On the other hand, cash, checks, property, and even interest-free loans are all examples of taxable gifts. 

In addition, restrictions apply to anything sold for less than its fair market worth.

4 Tax Deductible Gift Ideas for Employees and Clients

When it comes to incidental costs, gift-giving costs of $4 or less don’t count against the $25 maximum deduction limit and are treated as if they’re business cards if they fulfill both of the below criteria: 

  • The present has your company’s name
  • You deliver many identical items of the same gift

To make your life easier, the below examples of gifts make great office supplies, can be given in bulk, and are under four bucks.

Also, these gift-limit-friendly items will rock your company name and logo.

1. Mobile Office Pencil Pouch

The mobile office pencil pouch is great for keeping all your supplies at hand.

When unzipped, the pouch lies flat for convenient access to your writing necessities.

2. Nash Gel Stylus Pen

This Nash gel stylus pen is a twist-action ballpoint pen with a soft rubber stylus for smartphones and tablets.

It also has an incredibly smooth black gel ink cartridge, a colorized rubber grip, and a 0.7mm pen tip.

3. Portfolio for Tablets

The interior panel of the Ebony portfolio for tablets has two pairs of elastic corner straps for carrying tablets, mini-tablets, and e-readers.

It also has a refillable notebook with 30 ruled sheets and an elastic pen loop.

4. Round Badge Holder

The Bullet round badge holder has a retractable cable that measures 32″. 

It includes a belt clip on the rear and is ideal for tradeshows and employee badges. 

This round-shaped badge holder can also be used as a key ring holder, making it very versatile.

Writing off Business Gifts 

If you’re a small business owner, new to the field of business, or self-employed, you may need to know the following. 

Accurate records, as with other aspects of your taxes, are essential. 

If you wish to get a tax write-off, you must be able to show the IRS what you purchased:

Keep note of the following details while documenting your company’s presentations for the year:

  • Cost of the gift or its substantial value
  • Description of the gift
  • The business purpose of the gift
  • When you bought the gift
  • Whom you are delivering the gift to (i.e. a business entity, client, or employee, depending on what your business relationship or connection is)

Furthermore, remember that married couples are not permitted to provide different presents to the same customer.

If entrepreneurial couples conduct separate business with the same customer, only one can deduct the thank-you gift on their taxes.

Tips to Follow When Choosing Your Employee Gifts

Employers can give their workers anything they want as a present, but it’s crucial to understand the tax ramifications. 

Employers often avoid providing an employee a present subject to significant taxes without the employee’s knowledge. 

Therefore, keep these things in mind when choosing your employee gifts:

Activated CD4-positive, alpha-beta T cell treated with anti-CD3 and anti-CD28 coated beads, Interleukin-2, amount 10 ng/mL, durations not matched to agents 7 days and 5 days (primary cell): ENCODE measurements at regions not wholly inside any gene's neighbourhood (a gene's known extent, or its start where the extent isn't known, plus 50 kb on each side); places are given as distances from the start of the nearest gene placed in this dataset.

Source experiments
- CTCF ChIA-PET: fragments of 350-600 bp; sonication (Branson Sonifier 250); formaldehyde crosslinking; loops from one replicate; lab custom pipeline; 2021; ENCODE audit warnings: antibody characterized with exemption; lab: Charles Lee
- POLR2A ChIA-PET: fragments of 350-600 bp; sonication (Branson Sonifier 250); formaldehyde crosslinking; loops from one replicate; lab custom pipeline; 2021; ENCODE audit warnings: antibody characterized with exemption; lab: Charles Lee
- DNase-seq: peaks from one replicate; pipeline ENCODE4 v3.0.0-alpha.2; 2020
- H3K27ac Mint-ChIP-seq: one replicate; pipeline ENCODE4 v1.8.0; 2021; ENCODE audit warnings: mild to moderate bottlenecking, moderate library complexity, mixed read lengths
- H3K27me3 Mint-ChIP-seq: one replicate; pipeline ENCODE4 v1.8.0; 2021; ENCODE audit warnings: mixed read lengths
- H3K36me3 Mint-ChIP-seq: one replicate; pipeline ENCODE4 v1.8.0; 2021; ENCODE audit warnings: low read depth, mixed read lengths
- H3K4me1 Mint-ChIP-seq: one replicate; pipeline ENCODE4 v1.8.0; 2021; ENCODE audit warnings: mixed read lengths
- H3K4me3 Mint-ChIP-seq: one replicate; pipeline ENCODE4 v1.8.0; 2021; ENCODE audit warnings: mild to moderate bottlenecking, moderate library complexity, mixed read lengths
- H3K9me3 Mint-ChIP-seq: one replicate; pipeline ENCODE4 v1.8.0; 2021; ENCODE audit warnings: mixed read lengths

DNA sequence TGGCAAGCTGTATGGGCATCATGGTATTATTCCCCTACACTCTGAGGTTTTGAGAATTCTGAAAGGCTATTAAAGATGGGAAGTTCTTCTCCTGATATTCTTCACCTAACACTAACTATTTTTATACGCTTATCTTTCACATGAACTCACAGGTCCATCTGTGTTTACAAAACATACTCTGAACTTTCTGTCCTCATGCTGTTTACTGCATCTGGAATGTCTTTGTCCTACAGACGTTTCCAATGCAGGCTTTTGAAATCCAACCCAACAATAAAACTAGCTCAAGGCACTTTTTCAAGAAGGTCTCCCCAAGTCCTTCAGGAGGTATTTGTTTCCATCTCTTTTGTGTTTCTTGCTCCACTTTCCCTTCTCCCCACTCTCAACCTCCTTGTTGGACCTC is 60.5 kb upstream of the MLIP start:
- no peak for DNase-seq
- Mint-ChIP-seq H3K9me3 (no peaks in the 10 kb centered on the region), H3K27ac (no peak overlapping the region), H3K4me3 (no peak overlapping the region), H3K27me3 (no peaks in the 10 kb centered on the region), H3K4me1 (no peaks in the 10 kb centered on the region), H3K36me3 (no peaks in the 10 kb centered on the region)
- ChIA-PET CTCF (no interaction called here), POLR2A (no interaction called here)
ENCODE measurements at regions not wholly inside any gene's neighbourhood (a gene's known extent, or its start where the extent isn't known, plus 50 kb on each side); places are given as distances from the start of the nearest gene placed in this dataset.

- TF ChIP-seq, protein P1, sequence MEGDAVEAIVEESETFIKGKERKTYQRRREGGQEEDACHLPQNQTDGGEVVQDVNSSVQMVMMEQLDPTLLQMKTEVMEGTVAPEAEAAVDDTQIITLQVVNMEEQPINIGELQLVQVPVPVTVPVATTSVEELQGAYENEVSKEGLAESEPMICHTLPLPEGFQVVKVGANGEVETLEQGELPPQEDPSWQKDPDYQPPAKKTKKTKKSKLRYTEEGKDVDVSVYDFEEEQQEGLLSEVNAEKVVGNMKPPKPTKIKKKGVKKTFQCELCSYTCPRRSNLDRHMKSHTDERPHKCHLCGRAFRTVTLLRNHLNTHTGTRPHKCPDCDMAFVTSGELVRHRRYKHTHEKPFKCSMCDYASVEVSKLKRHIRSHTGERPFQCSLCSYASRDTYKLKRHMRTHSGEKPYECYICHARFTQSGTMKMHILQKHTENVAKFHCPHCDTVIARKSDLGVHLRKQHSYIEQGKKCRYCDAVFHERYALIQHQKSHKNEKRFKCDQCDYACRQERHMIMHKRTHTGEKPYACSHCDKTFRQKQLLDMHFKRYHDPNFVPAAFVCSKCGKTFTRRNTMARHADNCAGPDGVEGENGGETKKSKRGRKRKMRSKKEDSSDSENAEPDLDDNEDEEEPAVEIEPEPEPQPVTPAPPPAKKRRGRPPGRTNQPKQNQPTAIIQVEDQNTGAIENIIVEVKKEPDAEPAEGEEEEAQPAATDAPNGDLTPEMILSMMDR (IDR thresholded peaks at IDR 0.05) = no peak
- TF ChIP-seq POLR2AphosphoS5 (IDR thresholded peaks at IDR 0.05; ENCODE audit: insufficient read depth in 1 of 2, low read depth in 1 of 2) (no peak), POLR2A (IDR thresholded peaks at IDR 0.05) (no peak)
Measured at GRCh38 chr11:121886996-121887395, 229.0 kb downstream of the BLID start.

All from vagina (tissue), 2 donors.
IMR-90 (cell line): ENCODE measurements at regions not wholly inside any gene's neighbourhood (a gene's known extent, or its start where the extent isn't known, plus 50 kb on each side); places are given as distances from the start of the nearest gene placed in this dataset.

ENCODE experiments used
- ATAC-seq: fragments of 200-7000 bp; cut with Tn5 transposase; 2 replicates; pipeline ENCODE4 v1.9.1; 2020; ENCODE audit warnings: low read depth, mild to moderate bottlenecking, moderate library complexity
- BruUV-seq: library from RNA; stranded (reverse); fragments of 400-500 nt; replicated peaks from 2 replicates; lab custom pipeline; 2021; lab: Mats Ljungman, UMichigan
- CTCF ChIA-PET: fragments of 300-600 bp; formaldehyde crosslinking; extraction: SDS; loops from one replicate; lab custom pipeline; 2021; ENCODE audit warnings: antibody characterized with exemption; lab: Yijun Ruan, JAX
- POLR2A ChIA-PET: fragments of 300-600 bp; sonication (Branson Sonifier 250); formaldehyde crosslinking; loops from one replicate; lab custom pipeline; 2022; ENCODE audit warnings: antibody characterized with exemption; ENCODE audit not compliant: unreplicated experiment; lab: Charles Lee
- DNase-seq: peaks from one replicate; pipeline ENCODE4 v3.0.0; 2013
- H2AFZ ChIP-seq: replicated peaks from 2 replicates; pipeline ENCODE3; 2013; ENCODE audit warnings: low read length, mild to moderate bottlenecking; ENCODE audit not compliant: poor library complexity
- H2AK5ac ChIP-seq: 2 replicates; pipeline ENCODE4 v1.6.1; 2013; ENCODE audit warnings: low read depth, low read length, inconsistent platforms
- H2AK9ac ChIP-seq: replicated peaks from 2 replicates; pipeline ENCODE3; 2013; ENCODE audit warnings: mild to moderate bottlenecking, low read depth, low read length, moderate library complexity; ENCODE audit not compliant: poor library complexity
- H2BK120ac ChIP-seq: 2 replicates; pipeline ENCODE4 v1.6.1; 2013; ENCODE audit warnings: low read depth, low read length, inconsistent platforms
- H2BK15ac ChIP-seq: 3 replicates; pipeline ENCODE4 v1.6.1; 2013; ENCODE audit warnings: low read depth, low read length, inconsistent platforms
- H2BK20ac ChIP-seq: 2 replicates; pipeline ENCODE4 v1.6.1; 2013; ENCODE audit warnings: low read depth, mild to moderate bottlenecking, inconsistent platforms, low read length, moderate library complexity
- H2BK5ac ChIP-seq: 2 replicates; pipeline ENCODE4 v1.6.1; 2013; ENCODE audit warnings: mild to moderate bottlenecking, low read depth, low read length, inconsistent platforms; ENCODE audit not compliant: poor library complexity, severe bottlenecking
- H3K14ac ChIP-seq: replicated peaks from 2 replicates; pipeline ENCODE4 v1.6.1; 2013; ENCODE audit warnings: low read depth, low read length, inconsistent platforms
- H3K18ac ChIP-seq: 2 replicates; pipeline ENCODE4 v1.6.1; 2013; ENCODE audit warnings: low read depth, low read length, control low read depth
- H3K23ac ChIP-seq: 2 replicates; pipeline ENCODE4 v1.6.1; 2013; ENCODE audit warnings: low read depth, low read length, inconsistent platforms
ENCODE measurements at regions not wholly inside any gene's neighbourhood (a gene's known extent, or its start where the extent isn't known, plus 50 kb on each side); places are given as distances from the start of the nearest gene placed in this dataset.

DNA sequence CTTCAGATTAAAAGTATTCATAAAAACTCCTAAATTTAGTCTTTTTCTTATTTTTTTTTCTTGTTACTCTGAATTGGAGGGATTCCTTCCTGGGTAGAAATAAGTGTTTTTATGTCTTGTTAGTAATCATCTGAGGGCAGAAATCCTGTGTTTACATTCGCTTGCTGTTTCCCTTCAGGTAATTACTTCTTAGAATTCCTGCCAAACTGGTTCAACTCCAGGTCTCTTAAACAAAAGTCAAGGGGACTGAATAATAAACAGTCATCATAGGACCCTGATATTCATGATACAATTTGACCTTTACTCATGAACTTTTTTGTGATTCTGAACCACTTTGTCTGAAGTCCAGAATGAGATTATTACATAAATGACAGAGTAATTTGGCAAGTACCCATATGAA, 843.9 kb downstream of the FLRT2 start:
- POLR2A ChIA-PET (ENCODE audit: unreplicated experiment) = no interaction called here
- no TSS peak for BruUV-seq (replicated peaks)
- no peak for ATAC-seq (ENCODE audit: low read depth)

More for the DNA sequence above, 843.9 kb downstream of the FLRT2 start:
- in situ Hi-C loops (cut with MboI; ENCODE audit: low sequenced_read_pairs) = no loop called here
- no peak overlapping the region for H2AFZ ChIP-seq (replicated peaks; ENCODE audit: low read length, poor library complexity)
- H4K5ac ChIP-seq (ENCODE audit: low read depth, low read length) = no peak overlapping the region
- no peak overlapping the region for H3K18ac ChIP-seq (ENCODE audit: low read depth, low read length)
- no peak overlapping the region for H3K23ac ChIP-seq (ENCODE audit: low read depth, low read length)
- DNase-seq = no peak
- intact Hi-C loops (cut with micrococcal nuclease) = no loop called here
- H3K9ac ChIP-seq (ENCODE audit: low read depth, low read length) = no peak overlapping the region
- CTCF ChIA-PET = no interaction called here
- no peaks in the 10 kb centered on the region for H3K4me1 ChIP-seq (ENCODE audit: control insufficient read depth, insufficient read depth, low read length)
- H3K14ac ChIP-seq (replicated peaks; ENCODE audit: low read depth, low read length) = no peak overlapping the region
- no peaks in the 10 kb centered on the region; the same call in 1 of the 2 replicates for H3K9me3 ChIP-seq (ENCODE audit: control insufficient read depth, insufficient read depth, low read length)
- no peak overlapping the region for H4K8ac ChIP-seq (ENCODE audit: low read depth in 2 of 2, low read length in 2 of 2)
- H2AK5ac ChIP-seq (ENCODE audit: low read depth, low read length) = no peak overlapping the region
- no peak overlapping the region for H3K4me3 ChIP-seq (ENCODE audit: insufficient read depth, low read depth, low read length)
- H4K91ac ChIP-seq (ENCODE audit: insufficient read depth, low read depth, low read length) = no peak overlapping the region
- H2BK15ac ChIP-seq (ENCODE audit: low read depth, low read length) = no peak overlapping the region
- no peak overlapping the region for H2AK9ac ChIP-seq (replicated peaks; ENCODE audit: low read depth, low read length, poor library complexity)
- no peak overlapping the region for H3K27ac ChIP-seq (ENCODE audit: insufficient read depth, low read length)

1. Consider the cost

The monetary value of the direct gift can influence how it is taxed. 

Generally, any monetary present – whether an annual bonus or a gift card to a restaurant – is considered income tax and must be reported when the employee files their taxes.

Tangible things with a low financial value are subject to a tax provision known as the “de minimis fringe benefits.” 

Employers can send presents to their workers with no tax consequences and as a fully deductible tax item under this provision.

To qualify as a “de minimis fringe” benefit present, the employer must provide the gift rarely and at such a low fair market value (FMV) that public accounting for the item becomes difficult.

2. Consider the item

Your employee must report cash or cash-equivalent presents as income. 

If you want to reduce the tax consequences for your workers, use a physical present such as a book or flowers instead of money or a gift card. 

Some examples of de minimis fringed presents include:

  • Tangible holiday or birthday presents with a low monetary worth
  • Physical rewards for exceptional job performance
  • Employee meetings or activities that are seldom held

3. Identify the reason

Awards are one instance in which firms may offer their workers cash or cash equivalent presents with no tax time repercussions. 

Employee achievement, service, and safety awards are not taxed to a specific sum. 

In addition, the reward must fulfill several IRS requirements, but if it is less than $400, you as the employer may deduct the expenditure from your taxes, and the employee does not have to report the award as taxable income.

Q: How can I recognize staff accomplishments?

Determine whether you want to honor taxable or tax-free successes to workers to assist you to limit the sort of present you offer them. 

Cash, a vacation, food, housing, sports tickets, or stocks are all examples of taxable achievement rewards. 

Also, employees are subject to additional regulations regarding tax-free achievement rewards. The following are some rules for tax-free achievement awards:

  • The reward is a piece of tangible personal property
  • You provide it in exchange for the duration of service or safety
  • You give it as a noteworthy prize
  • The reward is comparable to a qualifying plan award

Q: What exactly are “occasional gifts”?

Occasional presents are items that are presented at random and on no defined timetable. 

A corporation may give away presents regularly throughout the year to celebrate performances, special events, or holidays. 

In addition, occasional incentives are goods with a single use, such as a cooking class certificate or sporting event tickets worth less than $100.

4. Speak with your accountant

If you are concerned about the tax consequences of a proposed gift for your employee or workers, get advice from your accountant or tax attorney.

Now Over to You

It’s always a great idea to celebrate your customers and high-performing staff members with thoughtful gifts, but when you must always pay attention to taxes, it can be a bit stressful.

Instead, focus on developing long-term connections with your clients and adequately compensating your employees.

We always have your back in case you need further advice or are interested in getting your hands on the trendiest business gifts.

Feel free to reach out anytime. 

Thank you for reading!